Inventory no.: 746

Goa Ceylon Antique Jewelled Box


Parcel-Gilt Silver Pomander with Rose-cut Diamonds, Sapphires & Malachite

West India or Sri Lanka (Ceylon)

circa 1800

length: 6.7cm, width: 5.9cm, height: 2.5cm, weight: 81 grams

This extraordinary box features some of the finest silverwork encountered. The twelve lobed sides are chased with roses and other flowerheads – work that is similar to the hilts of more elaborate Ceylonese piha-kaetta knives. (See lot 64, Bonhams, ‘Antique Arms & Armour’, Knightsbridge, April 22, 2009 for an example.) The spaces between the lobes are infilled with almost one hundred carefully-matched faceted sapphires.

The domed hinged lid comprises a double-border wall of gilt filigree arabesque open-work of foliate form with interlocking tendrils, set with sixteen larger faceted sapphires and thirty-two rose-cut diamonds in

a jour settings, with a face set with a large oval green malachite plaque carved with two Italian Renaissance-style kneeling, winged putti or cherubs each of whom bares a water pot. The malachite plaque probably was carved in Russia or Europe (the most important source of this type of malachite is the Ural mountains). Plaques like this were used in European jewellery in the early 19th century. A parure set belonging to Queen Sophia of Sweden and which dates to around 1820 features a range of similarly-sized carved malachite plaques embedded in gold settings (see Scarisbrick, Vachaudez & Walgrave, 2008, p. 221 for an illustration.)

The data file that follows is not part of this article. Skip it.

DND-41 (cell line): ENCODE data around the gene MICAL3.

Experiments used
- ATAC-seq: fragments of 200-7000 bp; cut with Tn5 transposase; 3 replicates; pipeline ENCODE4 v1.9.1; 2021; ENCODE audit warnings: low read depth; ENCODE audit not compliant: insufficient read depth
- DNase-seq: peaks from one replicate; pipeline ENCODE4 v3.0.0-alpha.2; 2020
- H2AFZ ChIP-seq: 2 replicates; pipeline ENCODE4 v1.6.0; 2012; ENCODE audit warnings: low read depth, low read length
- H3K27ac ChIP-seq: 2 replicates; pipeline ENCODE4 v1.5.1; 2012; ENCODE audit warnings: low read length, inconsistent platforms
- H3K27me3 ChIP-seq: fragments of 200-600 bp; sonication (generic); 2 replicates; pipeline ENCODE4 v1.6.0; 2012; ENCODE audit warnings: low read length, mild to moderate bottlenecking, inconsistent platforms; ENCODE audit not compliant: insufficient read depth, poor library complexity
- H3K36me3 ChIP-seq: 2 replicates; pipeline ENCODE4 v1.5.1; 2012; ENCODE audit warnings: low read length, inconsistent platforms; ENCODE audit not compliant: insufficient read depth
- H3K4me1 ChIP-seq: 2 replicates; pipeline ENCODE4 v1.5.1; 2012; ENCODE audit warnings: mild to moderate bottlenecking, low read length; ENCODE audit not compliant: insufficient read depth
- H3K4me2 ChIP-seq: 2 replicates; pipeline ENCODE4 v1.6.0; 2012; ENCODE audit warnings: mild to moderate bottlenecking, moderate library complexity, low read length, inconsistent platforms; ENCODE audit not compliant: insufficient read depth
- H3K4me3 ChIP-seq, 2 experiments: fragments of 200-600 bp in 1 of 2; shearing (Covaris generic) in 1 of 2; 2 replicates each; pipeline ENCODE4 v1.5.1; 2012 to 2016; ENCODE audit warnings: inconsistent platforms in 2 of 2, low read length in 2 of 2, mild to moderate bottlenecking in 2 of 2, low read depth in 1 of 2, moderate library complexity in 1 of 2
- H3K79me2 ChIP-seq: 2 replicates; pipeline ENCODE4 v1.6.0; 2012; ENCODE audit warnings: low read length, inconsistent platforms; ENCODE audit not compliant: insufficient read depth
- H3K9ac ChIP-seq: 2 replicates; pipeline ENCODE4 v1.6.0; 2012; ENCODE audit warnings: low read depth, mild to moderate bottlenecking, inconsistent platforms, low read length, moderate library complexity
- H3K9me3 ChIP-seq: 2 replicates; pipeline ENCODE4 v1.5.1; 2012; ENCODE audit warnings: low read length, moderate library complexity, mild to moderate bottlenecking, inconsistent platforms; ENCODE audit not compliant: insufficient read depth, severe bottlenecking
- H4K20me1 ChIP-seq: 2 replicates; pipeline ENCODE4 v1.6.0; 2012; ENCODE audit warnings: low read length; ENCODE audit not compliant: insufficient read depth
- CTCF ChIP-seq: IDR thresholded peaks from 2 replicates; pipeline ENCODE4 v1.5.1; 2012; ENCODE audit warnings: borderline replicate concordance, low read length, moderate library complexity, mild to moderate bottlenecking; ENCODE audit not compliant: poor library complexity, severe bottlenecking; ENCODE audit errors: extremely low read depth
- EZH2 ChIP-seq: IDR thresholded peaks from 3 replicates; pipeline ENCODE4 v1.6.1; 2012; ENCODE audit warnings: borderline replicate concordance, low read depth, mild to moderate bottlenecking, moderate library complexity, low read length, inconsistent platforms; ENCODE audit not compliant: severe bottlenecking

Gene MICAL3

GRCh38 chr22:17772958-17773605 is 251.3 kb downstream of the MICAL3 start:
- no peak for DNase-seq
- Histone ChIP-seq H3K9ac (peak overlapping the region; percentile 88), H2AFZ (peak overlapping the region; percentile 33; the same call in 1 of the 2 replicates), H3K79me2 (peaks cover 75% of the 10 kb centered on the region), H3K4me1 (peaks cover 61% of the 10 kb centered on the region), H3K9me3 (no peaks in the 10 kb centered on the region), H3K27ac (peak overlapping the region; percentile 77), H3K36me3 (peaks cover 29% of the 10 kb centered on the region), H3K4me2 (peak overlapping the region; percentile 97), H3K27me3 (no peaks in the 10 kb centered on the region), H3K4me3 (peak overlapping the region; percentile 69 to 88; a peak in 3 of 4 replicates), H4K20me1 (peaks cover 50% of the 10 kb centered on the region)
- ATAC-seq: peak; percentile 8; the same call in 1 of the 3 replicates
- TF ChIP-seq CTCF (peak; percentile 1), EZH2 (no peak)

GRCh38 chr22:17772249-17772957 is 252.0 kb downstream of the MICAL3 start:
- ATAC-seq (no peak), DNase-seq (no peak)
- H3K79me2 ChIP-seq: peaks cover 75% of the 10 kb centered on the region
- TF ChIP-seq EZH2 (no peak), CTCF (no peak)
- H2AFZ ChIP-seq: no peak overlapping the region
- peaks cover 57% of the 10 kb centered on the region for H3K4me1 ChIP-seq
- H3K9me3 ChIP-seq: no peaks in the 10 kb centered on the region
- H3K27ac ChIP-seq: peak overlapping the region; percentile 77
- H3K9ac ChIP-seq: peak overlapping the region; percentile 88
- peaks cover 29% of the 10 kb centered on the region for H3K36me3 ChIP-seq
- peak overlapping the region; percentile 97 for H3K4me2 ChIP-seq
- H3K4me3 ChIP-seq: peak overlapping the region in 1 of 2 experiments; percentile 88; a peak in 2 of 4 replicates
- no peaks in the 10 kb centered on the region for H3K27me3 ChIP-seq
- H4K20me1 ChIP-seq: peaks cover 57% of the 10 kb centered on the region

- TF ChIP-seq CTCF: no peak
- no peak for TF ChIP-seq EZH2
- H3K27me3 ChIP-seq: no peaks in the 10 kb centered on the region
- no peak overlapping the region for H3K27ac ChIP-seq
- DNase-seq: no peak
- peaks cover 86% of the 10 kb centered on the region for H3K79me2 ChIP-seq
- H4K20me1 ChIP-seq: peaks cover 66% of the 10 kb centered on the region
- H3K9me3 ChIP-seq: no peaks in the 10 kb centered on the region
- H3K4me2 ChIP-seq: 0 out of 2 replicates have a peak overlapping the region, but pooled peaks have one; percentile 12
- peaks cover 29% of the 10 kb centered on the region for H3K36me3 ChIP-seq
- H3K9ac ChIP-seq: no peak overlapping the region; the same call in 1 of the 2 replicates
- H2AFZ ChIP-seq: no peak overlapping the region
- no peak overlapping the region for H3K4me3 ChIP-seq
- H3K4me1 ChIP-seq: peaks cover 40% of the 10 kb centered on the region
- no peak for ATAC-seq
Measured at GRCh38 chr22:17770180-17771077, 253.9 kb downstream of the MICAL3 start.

The base features a rosette of extraordinarily-fine parcel-gilt filigree scrolling foliage work set with engraved gilded flowers over a finely-tooled gilt backing plate – work that is reminiscent of 17th and 18th century silver-gilt filigree Goa stone or bezoar boxes produced in Goa, West India – all within elaborate filigree parcel-gilt borders.

The interior of the box is doubled-lined and gilded. The lid fits tightly.

The box would have been ideal for holding cloves or some other strong-smelling spice – spices that were grown in southern India and Ceylon – ideal for use as a pomander or as a localised version of a vinaigrette.


Scarisbrick, D., C. Vachaudez & J. Walgrave, Brilliant Europe: Jewels from European Courts, Mercatorfonds, 2008.

Inventory no.: 746